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Doc Rivers latest championship coach thrown from NBA carousel


DENVER — Doc Rivers is a good coach.

So is Mike Budenholzer and Monty Williams. Same with Nick Nurse, Frank Vogel and Ty Lue.

Maybe even excellent coaches.

What do they have in common? They were all dismissed after multiple successful seasons that included championships for Budenholzer (2021, Milwaukee Bucks), Vogel (2020, Los Angeles Lakers), Nurse (2019, Toronto) and Lue (2016, Cleveland).

Williams was Coach of the Year in 2021-22. Rivers helped the Sixers to the third-best record in the league this season. 

Good coaches get fired in the NBA.

“The most volatile aspect of employment within the NBA is being an NBA coach, hands down,” Lakers first-time head coach Darvin Ham said.

Of the coaches since 2015 to have won a championship, just Golden State’s Steve Kerr remains with that same team.

For Williams, Budenholzer and Rivers – all fired after losing playoff series in April and May – results didn’t meet expectations this season.

With owners and front offices trying to capitalize on legitimate championship windows – star players are only star players for so long – patience is tight-rope wide, and coaches are the easiest scapegoats.

“None of those guys I’ve been surprised,” Denver coach Michael Malone said. “We all understand the jobs that we sign up for. If you wanted to have a job where you’re going to be secure for 40 years, being an NBA coach is not that job.”

Not that they don’t know that. Malone is the son of former NBA assistant Brendan Malone, who spent two decades in the NBA.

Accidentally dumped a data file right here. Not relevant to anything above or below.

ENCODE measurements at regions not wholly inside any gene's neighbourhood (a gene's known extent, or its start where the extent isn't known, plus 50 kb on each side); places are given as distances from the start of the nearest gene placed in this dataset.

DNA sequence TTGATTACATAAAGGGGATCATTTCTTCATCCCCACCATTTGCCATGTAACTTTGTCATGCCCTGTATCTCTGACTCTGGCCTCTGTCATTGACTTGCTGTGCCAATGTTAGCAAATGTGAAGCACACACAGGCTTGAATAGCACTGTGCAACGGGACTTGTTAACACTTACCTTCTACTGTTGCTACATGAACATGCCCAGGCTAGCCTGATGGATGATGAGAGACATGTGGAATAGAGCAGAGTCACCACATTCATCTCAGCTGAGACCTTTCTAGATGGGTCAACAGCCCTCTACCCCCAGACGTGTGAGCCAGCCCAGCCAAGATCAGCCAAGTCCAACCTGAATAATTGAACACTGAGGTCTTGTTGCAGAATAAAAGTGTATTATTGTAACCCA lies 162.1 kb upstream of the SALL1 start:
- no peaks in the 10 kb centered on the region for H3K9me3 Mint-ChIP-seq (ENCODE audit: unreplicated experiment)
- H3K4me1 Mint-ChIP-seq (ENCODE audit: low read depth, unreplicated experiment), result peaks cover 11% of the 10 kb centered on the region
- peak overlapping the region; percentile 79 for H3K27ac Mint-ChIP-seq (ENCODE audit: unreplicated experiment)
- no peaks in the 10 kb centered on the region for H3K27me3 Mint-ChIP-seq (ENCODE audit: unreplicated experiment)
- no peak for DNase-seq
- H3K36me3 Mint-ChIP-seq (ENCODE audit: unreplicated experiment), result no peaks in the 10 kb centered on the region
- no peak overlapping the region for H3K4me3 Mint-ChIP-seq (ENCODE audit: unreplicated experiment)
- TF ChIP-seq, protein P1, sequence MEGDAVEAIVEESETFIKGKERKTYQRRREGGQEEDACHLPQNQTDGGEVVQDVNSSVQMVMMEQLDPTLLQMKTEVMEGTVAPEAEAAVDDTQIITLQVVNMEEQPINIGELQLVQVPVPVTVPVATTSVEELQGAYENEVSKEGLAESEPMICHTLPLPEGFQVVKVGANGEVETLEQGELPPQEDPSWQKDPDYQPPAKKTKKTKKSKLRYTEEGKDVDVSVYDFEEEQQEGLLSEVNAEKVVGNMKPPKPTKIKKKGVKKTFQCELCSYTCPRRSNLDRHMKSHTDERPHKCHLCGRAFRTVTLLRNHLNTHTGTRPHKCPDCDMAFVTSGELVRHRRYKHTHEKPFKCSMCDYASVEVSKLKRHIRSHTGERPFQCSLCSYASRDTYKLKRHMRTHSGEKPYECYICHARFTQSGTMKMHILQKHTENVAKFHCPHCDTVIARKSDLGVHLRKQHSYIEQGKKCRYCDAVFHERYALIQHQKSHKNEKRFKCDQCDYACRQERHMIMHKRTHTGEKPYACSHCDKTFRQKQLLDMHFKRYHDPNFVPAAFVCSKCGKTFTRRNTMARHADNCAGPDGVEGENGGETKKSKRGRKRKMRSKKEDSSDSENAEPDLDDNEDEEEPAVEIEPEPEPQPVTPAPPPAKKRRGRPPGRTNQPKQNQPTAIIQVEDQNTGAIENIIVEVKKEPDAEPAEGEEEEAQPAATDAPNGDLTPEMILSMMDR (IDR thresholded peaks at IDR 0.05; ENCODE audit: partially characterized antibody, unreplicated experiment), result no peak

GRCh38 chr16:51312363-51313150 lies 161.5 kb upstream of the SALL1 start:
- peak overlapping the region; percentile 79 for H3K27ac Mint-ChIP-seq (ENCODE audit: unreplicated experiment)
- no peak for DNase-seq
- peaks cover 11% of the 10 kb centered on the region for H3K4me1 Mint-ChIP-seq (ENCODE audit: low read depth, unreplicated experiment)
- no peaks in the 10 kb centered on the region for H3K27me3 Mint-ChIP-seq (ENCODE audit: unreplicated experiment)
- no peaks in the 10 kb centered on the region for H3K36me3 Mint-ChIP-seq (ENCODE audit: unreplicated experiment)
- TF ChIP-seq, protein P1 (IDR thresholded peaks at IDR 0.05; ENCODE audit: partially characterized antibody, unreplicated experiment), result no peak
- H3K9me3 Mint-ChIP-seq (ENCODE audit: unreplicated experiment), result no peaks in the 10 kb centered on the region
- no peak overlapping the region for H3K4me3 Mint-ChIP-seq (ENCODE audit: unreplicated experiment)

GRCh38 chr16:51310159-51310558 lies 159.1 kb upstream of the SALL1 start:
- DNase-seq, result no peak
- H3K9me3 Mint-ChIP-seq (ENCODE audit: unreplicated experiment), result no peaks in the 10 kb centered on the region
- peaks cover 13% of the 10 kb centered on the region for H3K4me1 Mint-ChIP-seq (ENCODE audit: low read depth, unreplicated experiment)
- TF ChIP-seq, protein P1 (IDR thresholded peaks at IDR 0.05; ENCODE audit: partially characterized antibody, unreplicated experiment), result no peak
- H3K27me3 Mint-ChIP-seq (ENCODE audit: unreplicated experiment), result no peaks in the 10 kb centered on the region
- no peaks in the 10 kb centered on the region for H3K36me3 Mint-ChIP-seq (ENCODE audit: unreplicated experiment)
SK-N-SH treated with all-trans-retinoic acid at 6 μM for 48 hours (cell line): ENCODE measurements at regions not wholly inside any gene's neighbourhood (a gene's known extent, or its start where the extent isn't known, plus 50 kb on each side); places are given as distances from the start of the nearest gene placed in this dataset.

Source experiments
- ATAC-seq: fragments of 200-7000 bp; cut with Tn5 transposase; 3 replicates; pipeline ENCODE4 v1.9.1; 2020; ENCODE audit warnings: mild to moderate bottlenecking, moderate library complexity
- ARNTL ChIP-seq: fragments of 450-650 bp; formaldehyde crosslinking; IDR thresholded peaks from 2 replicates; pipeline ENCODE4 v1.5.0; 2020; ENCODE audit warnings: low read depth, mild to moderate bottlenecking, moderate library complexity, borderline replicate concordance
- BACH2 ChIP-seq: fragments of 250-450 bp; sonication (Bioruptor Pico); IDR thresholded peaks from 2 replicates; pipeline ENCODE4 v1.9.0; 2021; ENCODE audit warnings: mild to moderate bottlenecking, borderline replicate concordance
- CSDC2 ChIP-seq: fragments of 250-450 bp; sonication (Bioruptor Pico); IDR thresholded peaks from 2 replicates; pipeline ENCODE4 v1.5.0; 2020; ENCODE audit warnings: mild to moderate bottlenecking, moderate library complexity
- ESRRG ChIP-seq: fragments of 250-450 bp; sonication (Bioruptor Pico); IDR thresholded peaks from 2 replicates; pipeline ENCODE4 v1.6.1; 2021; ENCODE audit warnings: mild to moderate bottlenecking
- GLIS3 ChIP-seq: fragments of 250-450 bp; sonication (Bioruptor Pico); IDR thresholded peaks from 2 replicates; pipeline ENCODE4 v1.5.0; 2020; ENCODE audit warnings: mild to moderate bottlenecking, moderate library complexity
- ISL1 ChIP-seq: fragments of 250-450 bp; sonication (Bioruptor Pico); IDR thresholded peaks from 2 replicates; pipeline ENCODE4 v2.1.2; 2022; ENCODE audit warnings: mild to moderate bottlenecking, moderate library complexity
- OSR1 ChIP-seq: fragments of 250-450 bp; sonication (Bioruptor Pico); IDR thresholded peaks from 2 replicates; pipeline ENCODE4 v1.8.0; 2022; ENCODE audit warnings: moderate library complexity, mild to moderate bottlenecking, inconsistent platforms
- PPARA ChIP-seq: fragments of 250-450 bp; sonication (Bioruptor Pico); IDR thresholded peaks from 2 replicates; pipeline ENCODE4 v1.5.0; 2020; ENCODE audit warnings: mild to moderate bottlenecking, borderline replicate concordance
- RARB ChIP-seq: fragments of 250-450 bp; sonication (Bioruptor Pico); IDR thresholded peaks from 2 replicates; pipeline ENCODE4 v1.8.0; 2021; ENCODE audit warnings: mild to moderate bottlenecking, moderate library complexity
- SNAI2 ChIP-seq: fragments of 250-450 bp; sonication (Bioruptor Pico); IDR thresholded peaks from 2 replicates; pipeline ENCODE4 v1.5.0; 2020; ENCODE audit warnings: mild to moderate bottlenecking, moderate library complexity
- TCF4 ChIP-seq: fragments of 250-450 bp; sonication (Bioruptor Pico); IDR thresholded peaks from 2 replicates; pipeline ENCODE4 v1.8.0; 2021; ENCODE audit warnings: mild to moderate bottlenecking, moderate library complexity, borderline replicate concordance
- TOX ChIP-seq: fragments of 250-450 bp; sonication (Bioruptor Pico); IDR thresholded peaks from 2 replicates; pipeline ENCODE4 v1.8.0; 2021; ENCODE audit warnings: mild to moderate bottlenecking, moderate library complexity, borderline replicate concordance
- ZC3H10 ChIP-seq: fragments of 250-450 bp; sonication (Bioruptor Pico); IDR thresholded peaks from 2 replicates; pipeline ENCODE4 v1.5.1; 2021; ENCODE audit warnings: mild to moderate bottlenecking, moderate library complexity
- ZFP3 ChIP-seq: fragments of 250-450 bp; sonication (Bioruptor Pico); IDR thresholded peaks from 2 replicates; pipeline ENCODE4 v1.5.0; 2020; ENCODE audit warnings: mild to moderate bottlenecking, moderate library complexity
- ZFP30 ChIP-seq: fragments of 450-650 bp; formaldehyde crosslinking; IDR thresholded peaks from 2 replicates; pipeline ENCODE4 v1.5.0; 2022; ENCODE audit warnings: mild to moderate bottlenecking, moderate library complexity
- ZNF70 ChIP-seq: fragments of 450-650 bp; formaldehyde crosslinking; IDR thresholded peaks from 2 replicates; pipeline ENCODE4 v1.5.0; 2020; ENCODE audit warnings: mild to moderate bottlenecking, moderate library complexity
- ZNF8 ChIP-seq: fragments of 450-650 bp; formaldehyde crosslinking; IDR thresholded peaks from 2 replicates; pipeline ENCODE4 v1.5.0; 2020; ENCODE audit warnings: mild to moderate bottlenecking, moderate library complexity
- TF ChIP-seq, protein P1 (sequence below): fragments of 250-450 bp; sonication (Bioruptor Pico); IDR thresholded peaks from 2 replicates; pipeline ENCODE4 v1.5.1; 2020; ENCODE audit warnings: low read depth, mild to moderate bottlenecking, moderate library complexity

“Now, there’s a reason my father tried to talk me out of becoming a coach,” Malone said. “He had lived it with six kids, and he understood the pitfalls of that job. I was just too dumb and stubborn to listen to him. … But we all understand the rules when we sign up for this, and it’s unfortunately one of the nasty parts of our business.”

The Nuggets hired Malone in 2015, and eight seasons in, he is the fourth-longest tenured coach with the same team behind San Antonio’s Gregg Popovich, Miami’s Erik Spoelstra and Kerr.

Over the past three seasons, Milwaukee, Philadelphia and Phoenix were the top three most victorious teams. With Giannis Antetokounmpo on the Bucks, MVP Joel Embiid on the Sixers and Devin Booker and Kevin Durant on the Suns, championship expectations remain. Had any of those players voiced unhappiness about a coaching change, it’s unlikely a change would’ve been made. Likewise, if any player wasn’t pleased with the incumbent, that also would have prompted change.

Those are coveted jobs, and the franchise − either front office or ownership − wants someone else. Sixers president of basketball operations Daryl Morey inherited Rivers as new Suns owner Mat Ishbia did with Williams. Owners and front-office execs like to be involved in selecting a coach.

That’s part of dismissing a good, or great, coach. Another part is human relations.

A new voice and approach are necessary to re-energize players. Those championship coaches all replaced coaches who fell short. Kerr for Mark Jackson in Golden State. Lue for David Blatt in Cleveland. Nurse for Dwane Casey in Toronto. Vogel for Luke Walton.

Change does work.

Not always.

But it’s worth the risk for certain teams. And if the new coach doesn’t win a title soon, they will be out of work, too. It comes with the job.

Follow NBA columnist Jeff Zillgitt on Twitter @JeffZillgitt

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